State preemption map ::
State preemption laws that bar local governments from enacting breed-specific ordinances are far from universal or absolute. In this section we explain each state and its associated designation.
Learn about the history of these preemption laws and states that have rejected recent bills.
Non-preemption states respect local control and believe that local government officials are best suited to determine their own animal control and public safety policies. Municipal jurisdictions in these states are free to enact breed-specific ordinances for the purposes of public health and safety and animal welfare. Learn more about the different types of breed-specific ordinances that cities and counties adopt to protect public health in our Breed-Specific Legislation FAQ.
|Alabama||No state preemption||Missouri||No state preemption; defeated recent preemption bill(s)|
|Arkansas||No state preemption||Montana||No state preemption; defeated recent preemption bill(s)|
|Alaska||No state preemption||Nebraska||No state preemption|
|Georgia||No state preemption; defeated recent preemption bill(s)||New Hampshire||No state preemption|
|Hawaii||No state preemption||New Mexico||No state preemption; defeated recent preemption bill(s)|
|Idaho||No state preemption; defeated recent preemption bill(s)||North Carolina||No state preemption; defeated recent preemption bill(s)|
|Indiana||No state preemption||North Dakota||No state preemption|
|Iowa||No state preemption||Ohio||No state preemption|
|Kansas||No state preemption||Oregon||No state preemption|
|Kentucky||No state preemption; defeated recent preemption bill(s)||Tennessee||No state preemption|
|Louisiana||No state preemption||Vermont||No state preemption; defeated recent preemption bill(s)|
|Maryland||No state preemption; defeated recent preemption bill(s)||Washington||No state preemption; defeated recent preemption bill(s)|
|Michigan||No state preemption; defeated recent preemption bill(s)||West Virginia||No state preemption; defeated recent preemption bill(s)|
|Mississippi||No state preemption||Wisconsin||No state preemption|
|Wyoming||No state preemption|
Mixed-preemption and home rule states
States governed by a mixed-preemption breed-specific law often allow city and county breed-specific spay and neuter ordinances. In states with strong home rule provisions, such as Colorado, home rule cities and counties can supersede and fully mute state-level laws prohibiting local breed-specific ordinances. This is why the City and County of Denver, the City of Aurora and other home rule jurisdictions in Colorado can enact and enforce breed-specific pit bull ordinances.
|Key||State||Adopted||Title and Section||Statute|
|South Carolina||1988||§ 47-3-710. Regulation of Dangerous Animals||"An animal is not a 'dangerous animal' solely by virtue of its breed or species."|
|Colorado||2004||§ 18-9-204.5. Unlawful Ownership of Dangerous Dog||Statute is completely void in home rule jurisdictions; statute is also specific only to the regulation of "dangerous dogs."|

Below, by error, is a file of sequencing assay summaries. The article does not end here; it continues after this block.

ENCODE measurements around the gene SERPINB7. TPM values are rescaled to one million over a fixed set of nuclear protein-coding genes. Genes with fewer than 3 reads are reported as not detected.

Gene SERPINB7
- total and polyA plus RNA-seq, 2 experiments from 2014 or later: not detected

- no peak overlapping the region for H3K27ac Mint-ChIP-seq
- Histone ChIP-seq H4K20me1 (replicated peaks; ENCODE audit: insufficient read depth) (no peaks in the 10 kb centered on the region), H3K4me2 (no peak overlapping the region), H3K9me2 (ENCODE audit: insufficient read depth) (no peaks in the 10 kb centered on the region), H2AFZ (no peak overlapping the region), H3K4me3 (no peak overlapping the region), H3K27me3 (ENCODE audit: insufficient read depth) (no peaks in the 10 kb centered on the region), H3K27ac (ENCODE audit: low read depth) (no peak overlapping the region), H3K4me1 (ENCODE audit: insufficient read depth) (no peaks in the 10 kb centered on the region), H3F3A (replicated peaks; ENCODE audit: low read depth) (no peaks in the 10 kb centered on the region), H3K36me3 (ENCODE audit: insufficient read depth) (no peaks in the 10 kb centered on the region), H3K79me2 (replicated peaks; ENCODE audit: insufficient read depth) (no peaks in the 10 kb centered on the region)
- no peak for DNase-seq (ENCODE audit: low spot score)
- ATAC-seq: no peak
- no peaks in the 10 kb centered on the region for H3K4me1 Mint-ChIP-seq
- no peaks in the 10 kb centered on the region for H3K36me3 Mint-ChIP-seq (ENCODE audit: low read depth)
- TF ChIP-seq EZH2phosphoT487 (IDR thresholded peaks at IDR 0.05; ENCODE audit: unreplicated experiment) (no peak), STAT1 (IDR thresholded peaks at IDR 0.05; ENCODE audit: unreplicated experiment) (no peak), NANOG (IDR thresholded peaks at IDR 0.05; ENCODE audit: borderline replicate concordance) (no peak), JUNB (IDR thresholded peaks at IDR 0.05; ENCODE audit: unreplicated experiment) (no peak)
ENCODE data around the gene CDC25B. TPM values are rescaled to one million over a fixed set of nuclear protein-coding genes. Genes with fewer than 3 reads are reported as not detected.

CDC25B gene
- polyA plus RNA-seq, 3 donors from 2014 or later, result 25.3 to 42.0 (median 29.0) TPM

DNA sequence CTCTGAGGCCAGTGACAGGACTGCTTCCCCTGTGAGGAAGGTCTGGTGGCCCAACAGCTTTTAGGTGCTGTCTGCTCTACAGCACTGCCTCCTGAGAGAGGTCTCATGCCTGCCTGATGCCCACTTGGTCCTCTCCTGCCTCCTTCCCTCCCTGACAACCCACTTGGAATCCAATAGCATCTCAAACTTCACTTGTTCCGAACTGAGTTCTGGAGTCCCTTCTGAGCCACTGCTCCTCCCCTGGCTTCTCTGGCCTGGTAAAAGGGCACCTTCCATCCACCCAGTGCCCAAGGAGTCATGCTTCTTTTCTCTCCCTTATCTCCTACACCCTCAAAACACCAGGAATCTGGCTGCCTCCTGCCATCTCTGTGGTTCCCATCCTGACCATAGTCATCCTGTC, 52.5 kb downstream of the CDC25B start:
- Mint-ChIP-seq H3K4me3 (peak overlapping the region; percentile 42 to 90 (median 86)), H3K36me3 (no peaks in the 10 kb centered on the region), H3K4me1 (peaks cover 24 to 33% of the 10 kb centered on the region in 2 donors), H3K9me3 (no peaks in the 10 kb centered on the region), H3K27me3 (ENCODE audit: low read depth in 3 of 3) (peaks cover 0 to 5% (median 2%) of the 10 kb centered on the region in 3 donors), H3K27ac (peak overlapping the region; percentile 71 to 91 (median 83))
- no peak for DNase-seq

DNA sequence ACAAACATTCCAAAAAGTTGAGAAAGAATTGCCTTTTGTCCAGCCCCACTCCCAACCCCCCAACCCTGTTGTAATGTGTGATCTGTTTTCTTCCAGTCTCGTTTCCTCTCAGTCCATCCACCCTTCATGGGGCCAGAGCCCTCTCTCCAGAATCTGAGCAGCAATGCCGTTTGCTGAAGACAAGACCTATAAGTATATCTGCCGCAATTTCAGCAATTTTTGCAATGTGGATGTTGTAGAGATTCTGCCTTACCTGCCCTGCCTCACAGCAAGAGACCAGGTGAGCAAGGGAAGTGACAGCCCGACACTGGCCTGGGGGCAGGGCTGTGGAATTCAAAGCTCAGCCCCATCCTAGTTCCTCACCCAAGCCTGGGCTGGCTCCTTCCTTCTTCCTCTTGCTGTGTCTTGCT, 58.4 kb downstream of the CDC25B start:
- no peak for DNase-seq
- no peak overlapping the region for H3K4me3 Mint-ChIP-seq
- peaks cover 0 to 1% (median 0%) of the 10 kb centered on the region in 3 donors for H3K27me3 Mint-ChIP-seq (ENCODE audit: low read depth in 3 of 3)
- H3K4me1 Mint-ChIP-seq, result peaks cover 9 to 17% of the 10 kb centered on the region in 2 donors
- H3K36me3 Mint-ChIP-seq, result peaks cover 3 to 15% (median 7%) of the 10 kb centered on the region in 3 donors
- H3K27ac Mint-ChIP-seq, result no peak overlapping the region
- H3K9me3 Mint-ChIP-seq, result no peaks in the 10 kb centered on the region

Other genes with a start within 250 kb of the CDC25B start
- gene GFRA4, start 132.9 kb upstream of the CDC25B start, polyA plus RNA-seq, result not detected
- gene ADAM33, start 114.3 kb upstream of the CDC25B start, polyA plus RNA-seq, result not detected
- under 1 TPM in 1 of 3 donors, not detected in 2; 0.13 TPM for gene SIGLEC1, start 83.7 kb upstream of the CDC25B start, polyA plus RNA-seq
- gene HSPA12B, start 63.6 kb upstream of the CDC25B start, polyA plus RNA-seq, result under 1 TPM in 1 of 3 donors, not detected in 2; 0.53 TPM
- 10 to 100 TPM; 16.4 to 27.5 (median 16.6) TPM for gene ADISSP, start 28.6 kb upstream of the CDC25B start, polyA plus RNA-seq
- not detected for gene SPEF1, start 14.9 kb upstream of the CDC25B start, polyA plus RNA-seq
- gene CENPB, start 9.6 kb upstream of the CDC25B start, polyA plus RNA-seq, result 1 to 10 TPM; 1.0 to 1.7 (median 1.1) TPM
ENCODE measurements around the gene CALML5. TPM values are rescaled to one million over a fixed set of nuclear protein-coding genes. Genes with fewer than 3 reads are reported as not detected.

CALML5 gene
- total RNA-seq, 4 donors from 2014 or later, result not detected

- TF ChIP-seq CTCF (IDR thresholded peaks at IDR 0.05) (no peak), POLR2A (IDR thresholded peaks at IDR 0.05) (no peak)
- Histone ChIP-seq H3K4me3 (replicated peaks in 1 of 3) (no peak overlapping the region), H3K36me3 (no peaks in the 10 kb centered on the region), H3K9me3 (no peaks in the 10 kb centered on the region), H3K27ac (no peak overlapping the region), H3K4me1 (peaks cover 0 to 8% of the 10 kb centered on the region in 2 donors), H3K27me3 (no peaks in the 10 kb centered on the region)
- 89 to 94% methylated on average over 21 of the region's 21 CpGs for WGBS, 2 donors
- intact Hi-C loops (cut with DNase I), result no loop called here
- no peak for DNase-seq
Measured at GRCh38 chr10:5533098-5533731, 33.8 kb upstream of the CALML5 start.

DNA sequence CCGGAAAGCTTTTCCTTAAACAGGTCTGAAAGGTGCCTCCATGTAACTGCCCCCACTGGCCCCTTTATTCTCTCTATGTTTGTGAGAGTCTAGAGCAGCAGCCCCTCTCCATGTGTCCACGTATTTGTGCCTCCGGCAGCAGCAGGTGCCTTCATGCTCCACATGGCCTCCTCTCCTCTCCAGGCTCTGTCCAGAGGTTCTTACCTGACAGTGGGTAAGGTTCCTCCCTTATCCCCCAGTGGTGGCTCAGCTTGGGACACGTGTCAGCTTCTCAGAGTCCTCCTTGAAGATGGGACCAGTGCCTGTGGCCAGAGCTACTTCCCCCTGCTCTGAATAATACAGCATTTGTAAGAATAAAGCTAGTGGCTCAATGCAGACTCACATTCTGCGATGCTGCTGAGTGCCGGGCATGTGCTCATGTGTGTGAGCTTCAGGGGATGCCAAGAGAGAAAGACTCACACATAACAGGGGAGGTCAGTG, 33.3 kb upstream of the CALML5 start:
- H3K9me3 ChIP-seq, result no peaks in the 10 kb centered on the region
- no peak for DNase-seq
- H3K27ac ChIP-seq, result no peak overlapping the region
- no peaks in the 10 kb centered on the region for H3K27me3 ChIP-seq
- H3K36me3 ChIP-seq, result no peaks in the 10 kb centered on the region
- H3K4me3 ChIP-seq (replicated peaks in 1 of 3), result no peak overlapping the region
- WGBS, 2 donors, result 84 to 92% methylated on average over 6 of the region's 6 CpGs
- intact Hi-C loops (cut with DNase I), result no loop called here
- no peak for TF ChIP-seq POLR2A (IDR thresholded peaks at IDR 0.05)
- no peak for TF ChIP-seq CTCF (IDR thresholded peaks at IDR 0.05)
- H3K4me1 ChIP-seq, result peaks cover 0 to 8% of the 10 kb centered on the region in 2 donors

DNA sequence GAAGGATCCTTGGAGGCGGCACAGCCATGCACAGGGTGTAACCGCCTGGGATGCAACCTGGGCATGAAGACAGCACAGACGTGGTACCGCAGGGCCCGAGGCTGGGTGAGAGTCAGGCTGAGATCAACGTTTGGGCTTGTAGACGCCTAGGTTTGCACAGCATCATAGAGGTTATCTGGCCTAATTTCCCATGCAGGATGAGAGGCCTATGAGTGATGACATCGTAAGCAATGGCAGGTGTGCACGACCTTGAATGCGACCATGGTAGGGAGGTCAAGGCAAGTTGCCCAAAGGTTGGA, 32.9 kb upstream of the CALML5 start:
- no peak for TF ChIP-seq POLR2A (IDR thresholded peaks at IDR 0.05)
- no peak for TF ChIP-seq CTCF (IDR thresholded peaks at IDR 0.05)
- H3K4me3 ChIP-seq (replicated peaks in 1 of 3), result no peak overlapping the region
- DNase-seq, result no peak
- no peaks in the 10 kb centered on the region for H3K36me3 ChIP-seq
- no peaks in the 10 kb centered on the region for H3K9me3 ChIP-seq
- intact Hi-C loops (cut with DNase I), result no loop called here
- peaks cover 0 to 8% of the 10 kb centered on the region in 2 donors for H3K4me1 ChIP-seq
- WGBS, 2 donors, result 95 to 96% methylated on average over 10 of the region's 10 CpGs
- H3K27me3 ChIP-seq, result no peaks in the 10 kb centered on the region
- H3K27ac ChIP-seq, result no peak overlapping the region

|California||20051||§ 122331. Health and Safety Code||"(a) Cities and counties may enact dog breed-specific ordinances pertaining only to mandatory spay or neuter programs and breeding requirements, provided that no specific dog breed, or mixed dog breed, shall be declared potentially dangerous or vicious under those ordinances."|
“Likely” mixed-preemption states
The following states have a preemption law that prohibits local governments from declaring a specific dog breed "potentially dangerous" or "dangerous," but the state law does not appear to prohibit jurisdictions from adopting breed-specific spay and neuter ordinances. These state laws are currently untested in this area. We encourage jurisdictions to test them. The idea that these preemption laws are airtight, particularly in the area of pit bull sterilization ordinances, is a fallacy.
|Key||State||Adopted||Title and Section||Statute|
|Minnesota||1989||§ 347.51. Dangerous Dogs; Registration||"A statutory or home rule charter city, or a county, may not adopt an ordinance regulating dangerous or potentially dangerous dogs based solely on the specific breed of the dog. Ordinances inconsistent with this subdivision are void."
See recent "proposed" ordinance in Rochester by the city attorney.
|Oklahoma||1991||§ 46. Local Regulation of Dangerous Dogs||"Potentially dangerous or dangerous dogs may be regulated through local, municipal and county authorities, provided the regulations are not Breed-specific. Nothing in this act shall prohibit such local governments from enforcing penalties for violation of such local laws."|
|Texas||1991||§ 822.047. Local Regulation of Dangerous Dogs||"A county or municipality may place additional requirements or restrictions on dangerous dogs if the requirements or restrictions: (1) are not specific to one breed or several breeds of dogs; and (2) are more stringent than restrictions provided by this subchapter."|